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The Pentagon's Air Tanker Deal
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When the American Air Force takes to the skies and needs fuel, its jets have fueled up, mid-air, forever, from American-made Boeing air tankers. You’ve seen the pictures: The long hose comes down, the jet tops up, and off it goes.

Last week, the gigantic contract to build the next generation of air tankers took off as well. It won’t be a Boeing tanker, but Europe’s Airbus topping up American military planes.

That’s a $40 billion dollar contract — maybe a hundred billion. Gone are jobs, profits, pride. Today we ask why.

This hour, On Point: American tax dollars for Europe’s Airbus for the U.S. military. Why?

Guests:

Richard Aboulafia, vice president of analysis at the Teal Group, an aerospace and defense consulting firm in Fairfax, Virginia.

James Wallace, reporter for the Seattle Post-Intelligencer covering the aerospace industry, including Boeing and Airbus.

Rep. Norm Dicks, Democratic congressman from Washington’s 6th District, which includes many Boeing employees. He is a member of the House Appropriations Committee and the Defense Subcommittee.

Rep. Duncan Hunter, Republican congressman from California, ranking member on the House Armed Services Committee, and a candidate for the Republican nomination for president until January.

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ONPOINT
TODAY
Apr 25, 2014
President Barack Obama and ASIMO, an acronym for Advanced Step in Innovative MObility, bow to each other during a youth science event at the National Museum of Emerging Science and Innovation, known as the Miraikan, in Tokyo, Thursday, April 24, 2014. (AP)

Guns in Georgia. Obama in Asia. Affirmative Action. And Joe Biden in Ukraine. Our weekly news roundtable.

Apr 25, 2014
In this Saturday, Aug. 11, 2012 file photo, employees of the New Hampshire state health department set up a temporary clinic at the the middle school in Stratham, N.H., to test hundreds of people for hepatitis C related to an outbreak at nearby Exeter Hospital. A new drug, Sovaldi, is said to successful treat more than 90 percent of Hepatitis C patients. (AP)

Super expensive miracle drugs. How much can we afford to pay?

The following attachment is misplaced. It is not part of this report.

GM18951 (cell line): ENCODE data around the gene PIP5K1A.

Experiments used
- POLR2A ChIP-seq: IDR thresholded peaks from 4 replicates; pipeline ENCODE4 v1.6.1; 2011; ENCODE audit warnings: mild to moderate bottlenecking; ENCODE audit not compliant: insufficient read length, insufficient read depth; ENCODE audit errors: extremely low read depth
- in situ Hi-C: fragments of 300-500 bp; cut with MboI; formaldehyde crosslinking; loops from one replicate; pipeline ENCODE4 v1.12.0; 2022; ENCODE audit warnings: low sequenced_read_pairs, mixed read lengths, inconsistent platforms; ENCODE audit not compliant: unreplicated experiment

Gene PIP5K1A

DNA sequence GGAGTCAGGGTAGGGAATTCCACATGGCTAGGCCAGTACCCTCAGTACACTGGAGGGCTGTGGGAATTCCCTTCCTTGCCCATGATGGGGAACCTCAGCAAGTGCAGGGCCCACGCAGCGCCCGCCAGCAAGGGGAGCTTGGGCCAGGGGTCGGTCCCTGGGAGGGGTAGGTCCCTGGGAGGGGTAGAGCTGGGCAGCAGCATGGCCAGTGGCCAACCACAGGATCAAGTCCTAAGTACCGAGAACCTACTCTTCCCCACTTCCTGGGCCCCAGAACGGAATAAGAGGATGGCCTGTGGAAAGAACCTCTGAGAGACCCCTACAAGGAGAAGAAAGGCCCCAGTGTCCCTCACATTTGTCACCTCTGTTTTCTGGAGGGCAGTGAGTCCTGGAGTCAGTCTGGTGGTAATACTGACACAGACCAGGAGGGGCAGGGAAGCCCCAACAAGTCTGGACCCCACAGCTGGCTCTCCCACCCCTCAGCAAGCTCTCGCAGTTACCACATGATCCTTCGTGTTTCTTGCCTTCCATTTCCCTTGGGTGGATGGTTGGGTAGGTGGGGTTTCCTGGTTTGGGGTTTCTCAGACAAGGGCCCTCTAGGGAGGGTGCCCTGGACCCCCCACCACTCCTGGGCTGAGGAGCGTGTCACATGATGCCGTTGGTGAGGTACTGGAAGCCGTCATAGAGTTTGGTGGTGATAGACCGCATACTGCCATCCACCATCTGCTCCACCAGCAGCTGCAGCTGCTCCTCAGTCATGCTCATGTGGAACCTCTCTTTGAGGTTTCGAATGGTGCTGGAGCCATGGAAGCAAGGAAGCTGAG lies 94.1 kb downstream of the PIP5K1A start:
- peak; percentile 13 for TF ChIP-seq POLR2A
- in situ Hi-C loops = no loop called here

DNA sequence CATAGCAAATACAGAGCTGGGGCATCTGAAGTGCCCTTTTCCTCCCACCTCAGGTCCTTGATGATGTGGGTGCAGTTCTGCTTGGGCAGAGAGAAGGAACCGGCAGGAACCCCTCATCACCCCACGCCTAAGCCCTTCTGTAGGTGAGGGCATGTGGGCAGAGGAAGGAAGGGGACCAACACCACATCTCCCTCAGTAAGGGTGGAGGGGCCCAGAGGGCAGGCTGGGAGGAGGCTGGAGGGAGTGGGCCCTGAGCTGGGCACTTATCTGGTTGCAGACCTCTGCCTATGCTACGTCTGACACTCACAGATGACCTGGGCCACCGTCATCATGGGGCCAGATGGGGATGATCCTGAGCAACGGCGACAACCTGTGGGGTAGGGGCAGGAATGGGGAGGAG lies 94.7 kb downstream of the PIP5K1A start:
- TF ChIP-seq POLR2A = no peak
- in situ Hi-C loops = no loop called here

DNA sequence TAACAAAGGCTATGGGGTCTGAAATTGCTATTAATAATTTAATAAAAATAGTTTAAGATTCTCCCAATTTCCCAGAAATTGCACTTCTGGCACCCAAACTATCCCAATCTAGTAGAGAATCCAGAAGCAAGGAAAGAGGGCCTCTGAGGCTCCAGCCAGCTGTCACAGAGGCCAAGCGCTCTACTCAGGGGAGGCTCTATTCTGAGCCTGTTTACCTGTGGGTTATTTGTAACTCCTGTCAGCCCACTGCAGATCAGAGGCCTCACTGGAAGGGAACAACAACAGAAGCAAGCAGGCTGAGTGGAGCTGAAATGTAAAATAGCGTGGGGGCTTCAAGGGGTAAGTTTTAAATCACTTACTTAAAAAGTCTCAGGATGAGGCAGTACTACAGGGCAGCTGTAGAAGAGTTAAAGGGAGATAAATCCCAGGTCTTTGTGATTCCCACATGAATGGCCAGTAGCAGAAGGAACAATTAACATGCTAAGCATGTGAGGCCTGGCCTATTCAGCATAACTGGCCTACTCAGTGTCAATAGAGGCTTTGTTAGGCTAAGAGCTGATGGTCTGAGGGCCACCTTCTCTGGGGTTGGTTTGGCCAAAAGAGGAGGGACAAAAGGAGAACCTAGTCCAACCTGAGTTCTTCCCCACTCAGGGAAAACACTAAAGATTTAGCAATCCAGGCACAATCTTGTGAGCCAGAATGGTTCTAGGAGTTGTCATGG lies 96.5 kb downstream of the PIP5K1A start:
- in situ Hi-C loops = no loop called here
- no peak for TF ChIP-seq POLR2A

RECENT
SHOWS
Apr 24, 2014
A Buddhist monk lights the funeral pyre of Nepalese mountaineer Ang Kaji Sherpa, killed in an avalanche on Mount Everest, during his funeral ceremony in Katmandu, Nepal, Monday, April 21, 2014.  (AP)

A Sherpa boycott on Everest after a deadly avalanche. We’ll look at climbing, culture, life, death and money at the top of the world.

 
Apr 24, 2014
Senate President Pro Tem Darrell Steinberg, D-Sacramento, left, talks with Sen. Ed Hernandez, D-Covina at the Capitol in Sacramento, Calif., Monday, April 21, 2014. Hernandez proposed a constitutional amendment that would ask voters to again allow public colleges to use race and ethnicity when considering college applicants. The proposal stalled this year after backlash from Asian Americans. (AP)

California as Exhibit A for what happens when a state bans affirmative action in college admissions. We’ll look at race, college and California.

On Point Blog
On Point Blog
Up At Everest Base Camp, ‘People Still Don’t Know The Ramifications’
Thursday, Apr 24, 2014

With a satellite phone call from Mount Everest’s Base Camp, climber and filmmaker David Breashears informs us that the Everest climbing season “is over.”

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The Week In Seven Soundbites: April 18, 2014
Friday, Apr 18, 2014

Holy week with an unholy shooter. South Koreans scramble to save hundreds. Putin plays to the crowd in questioning. Seven days gave us seven sounds.

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Our Week In The Web: April 18, 2014
Friday, Apr 18, 2014

Space moon oceans, Gabriel García Márquez and the problems with depressing weeks in the news. Also: important / unnecessary infographics that help explain everyone’s favorite 1980′s power ballad.

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